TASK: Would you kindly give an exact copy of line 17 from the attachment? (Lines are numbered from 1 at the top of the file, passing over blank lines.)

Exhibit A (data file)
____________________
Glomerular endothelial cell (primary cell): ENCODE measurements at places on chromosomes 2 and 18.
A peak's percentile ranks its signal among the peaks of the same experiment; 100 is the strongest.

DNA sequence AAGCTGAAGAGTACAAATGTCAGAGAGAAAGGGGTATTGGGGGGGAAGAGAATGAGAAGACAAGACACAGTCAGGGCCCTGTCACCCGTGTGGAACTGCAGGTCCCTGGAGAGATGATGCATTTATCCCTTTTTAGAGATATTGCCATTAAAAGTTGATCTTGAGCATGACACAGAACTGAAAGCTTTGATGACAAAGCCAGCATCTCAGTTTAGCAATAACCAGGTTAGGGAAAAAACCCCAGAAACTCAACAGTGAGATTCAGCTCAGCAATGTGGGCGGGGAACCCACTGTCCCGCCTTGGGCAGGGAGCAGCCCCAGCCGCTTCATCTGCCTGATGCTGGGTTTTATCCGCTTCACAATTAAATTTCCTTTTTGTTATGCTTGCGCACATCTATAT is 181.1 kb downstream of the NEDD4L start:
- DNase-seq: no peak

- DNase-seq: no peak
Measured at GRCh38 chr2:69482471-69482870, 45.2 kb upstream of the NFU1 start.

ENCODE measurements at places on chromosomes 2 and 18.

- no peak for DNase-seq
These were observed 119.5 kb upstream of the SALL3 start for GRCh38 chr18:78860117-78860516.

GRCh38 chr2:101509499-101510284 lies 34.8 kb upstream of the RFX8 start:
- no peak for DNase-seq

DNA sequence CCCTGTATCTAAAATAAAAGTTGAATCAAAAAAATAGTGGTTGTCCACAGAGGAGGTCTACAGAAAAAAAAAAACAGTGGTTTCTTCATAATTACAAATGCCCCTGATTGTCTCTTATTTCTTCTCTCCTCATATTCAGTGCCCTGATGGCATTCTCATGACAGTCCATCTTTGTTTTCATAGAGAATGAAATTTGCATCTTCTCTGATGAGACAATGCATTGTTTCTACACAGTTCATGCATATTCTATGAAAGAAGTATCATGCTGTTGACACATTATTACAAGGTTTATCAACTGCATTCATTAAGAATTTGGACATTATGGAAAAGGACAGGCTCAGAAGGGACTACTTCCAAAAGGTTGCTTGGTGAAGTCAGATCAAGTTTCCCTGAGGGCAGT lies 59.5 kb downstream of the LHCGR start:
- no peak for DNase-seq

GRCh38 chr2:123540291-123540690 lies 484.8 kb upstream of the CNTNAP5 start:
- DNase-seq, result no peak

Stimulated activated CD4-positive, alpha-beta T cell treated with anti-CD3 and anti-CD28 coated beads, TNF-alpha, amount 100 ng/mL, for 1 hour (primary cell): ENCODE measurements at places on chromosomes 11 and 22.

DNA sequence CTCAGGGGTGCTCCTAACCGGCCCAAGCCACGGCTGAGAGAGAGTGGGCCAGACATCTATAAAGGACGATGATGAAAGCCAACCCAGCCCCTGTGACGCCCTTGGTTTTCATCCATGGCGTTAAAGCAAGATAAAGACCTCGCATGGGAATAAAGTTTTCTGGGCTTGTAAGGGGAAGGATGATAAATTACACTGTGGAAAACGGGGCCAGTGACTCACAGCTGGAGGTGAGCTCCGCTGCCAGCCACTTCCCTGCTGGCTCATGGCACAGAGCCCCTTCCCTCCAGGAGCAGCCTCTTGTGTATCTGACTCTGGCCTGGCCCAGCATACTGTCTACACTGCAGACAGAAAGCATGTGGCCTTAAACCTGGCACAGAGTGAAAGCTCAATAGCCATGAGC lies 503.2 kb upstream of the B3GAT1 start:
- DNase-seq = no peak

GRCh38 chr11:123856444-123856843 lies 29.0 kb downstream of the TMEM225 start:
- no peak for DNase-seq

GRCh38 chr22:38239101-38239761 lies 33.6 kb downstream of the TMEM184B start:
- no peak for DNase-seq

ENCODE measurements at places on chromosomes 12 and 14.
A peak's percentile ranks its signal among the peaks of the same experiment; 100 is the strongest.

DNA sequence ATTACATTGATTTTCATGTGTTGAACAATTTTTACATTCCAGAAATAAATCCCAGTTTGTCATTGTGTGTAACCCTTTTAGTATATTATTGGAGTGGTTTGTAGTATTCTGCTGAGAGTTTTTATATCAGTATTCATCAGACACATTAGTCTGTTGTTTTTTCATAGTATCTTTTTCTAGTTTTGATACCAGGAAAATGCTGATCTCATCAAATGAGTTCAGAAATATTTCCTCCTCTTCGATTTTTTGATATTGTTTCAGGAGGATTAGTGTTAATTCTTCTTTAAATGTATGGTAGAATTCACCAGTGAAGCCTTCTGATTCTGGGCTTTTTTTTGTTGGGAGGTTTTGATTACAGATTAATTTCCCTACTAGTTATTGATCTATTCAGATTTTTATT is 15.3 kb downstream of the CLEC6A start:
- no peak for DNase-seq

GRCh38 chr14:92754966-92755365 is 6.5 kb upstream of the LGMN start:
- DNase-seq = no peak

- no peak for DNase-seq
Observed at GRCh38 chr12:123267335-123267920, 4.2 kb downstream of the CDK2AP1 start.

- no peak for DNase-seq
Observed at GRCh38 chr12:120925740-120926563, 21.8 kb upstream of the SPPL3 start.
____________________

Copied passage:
DNA sequence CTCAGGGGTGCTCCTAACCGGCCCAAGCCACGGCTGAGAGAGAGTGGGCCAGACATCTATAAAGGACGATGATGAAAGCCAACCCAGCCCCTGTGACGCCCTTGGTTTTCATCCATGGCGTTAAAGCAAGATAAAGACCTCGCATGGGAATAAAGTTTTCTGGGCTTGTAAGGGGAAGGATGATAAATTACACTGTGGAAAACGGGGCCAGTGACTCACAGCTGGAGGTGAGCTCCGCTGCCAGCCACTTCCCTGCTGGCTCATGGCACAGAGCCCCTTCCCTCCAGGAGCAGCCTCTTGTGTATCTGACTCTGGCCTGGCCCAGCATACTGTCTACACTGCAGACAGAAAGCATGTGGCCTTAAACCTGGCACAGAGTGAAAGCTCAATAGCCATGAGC lies 503.2 kb upstream of the B3GAT1 start: